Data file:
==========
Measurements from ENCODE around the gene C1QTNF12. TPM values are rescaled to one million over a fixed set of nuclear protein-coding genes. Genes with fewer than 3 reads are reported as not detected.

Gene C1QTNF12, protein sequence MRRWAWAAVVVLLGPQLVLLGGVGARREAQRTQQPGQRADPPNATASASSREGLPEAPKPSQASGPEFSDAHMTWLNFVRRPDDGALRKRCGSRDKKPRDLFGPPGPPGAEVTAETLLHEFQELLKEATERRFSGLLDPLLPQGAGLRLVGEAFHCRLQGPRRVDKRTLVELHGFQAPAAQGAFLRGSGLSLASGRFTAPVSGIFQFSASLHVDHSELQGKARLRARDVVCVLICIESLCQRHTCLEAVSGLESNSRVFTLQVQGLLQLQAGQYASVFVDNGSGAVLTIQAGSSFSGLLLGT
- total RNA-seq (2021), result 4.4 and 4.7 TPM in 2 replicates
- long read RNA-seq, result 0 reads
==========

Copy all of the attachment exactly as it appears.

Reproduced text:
Measurements from ENCODE around the gene C1QTNF12. TPM values are rescaled to one million over a fixed set of nuclear protein-coding genes. Genes with fewer than 3 reads are reported as not detected.

Gene C1QTNF12, protein sequence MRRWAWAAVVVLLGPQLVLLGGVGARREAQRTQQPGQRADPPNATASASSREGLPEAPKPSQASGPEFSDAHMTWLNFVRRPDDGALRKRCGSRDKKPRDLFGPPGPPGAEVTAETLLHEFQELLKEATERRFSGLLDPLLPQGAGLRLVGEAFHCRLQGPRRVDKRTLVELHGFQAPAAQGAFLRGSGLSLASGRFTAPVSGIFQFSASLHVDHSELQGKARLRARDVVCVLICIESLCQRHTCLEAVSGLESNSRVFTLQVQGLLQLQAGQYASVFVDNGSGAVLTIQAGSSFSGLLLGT
- total RNA-seq (2021), result 4.4 and 4.7 TPM in 2 replicates
- long read RNA-seq, result 0 reads